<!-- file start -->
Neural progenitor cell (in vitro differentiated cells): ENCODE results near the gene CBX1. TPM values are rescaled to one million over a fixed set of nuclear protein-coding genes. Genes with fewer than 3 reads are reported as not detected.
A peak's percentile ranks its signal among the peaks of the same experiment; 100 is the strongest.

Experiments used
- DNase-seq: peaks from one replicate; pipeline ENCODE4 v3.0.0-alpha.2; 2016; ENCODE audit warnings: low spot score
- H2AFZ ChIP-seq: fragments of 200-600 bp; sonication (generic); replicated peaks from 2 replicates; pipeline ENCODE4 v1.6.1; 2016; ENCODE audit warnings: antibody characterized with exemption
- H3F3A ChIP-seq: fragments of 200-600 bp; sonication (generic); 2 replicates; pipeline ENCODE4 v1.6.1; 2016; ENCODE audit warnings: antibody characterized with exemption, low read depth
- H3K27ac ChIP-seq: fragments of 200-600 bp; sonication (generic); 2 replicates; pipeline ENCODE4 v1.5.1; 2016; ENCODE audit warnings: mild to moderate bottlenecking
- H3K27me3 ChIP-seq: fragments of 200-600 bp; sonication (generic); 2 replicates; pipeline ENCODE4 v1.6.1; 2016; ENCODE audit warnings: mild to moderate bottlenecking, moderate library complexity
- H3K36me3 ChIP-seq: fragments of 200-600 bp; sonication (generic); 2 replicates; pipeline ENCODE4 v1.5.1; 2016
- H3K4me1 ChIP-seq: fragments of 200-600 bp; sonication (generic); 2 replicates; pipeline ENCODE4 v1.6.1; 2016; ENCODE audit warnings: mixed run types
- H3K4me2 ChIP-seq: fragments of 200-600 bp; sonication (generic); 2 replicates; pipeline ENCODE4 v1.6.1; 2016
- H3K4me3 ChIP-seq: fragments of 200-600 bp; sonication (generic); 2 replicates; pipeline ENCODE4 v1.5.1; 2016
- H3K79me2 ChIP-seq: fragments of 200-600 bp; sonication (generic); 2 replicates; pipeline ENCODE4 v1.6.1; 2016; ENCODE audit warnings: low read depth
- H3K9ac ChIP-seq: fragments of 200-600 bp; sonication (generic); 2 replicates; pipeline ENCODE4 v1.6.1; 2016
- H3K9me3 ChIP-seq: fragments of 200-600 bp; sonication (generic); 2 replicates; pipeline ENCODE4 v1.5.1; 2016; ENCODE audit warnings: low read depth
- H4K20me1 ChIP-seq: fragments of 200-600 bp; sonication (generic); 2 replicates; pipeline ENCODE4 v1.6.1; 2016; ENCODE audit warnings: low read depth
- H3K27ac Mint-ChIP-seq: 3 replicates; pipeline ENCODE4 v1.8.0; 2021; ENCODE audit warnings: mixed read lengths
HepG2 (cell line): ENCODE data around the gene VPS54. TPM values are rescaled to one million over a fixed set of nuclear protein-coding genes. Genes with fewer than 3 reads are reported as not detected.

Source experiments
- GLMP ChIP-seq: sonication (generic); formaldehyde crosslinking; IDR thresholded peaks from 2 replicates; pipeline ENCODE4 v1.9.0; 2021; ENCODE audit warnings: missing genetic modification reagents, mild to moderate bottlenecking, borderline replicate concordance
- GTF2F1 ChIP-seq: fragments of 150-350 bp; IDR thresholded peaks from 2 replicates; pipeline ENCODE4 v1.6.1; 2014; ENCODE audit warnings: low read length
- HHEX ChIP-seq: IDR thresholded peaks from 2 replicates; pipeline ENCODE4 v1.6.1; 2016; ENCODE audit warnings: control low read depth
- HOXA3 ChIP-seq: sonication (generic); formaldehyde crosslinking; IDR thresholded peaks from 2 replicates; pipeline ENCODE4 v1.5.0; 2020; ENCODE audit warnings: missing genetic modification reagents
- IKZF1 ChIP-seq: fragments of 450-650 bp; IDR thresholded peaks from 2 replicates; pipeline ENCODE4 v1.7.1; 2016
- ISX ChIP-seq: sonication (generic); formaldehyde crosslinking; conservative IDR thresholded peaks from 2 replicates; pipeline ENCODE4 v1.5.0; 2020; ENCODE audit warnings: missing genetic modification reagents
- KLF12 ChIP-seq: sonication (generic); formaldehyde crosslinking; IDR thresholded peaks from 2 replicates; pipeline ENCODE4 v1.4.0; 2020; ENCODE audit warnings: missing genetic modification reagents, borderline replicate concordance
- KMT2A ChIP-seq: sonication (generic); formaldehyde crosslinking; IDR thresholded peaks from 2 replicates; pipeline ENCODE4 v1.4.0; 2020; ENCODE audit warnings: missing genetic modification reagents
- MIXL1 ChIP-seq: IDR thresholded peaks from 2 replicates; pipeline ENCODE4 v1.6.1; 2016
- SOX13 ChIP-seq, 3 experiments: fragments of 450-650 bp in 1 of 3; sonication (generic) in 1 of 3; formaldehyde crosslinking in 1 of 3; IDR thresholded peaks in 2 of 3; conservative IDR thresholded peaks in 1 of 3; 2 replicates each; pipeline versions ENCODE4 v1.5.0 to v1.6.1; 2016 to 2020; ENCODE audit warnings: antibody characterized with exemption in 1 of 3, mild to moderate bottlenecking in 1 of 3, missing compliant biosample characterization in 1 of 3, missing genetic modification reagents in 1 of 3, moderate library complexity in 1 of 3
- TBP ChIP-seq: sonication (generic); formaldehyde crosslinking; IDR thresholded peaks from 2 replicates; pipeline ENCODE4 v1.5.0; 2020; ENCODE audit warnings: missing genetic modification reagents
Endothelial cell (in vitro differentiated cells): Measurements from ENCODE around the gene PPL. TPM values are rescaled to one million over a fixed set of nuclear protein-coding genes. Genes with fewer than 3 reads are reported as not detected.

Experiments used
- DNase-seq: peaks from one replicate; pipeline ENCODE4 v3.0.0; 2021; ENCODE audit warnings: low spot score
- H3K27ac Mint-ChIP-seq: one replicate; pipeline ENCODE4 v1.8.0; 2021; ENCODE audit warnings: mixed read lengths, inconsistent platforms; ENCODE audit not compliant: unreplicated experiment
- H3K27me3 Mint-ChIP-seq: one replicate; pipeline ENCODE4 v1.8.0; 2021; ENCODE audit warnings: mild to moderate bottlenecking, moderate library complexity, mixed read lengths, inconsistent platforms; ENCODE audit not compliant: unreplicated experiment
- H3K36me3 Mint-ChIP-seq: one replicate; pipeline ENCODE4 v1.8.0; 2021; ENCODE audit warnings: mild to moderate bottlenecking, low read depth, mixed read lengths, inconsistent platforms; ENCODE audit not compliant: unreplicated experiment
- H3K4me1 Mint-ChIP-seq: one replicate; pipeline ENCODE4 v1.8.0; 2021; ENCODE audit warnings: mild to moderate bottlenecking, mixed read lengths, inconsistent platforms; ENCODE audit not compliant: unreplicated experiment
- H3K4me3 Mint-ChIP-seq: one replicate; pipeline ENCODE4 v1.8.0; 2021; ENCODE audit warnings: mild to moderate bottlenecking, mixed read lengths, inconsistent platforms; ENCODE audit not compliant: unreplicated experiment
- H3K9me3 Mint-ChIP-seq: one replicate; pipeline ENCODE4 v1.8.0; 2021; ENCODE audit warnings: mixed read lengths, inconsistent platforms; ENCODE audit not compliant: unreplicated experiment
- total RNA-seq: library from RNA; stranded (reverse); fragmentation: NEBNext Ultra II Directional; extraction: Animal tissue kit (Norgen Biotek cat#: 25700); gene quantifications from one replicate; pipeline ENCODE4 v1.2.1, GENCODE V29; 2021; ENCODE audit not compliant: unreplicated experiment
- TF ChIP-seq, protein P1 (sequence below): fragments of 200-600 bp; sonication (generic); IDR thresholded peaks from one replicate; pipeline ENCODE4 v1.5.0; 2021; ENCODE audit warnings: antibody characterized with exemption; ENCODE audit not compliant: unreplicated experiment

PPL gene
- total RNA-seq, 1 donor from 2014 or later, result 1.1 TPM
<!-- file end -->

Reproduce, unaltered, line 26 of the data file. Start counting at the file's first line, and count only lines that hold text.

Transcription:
- KLF12 ChIP-seq: sonication (generic); formaldehyde crosslinking; IDR thresholded peaks from 2 replicates; pipeline ENCODE4 v1.4.0; 2020; ENCODE audit warnings: missing genetic modification reagents, borderline replicate concordance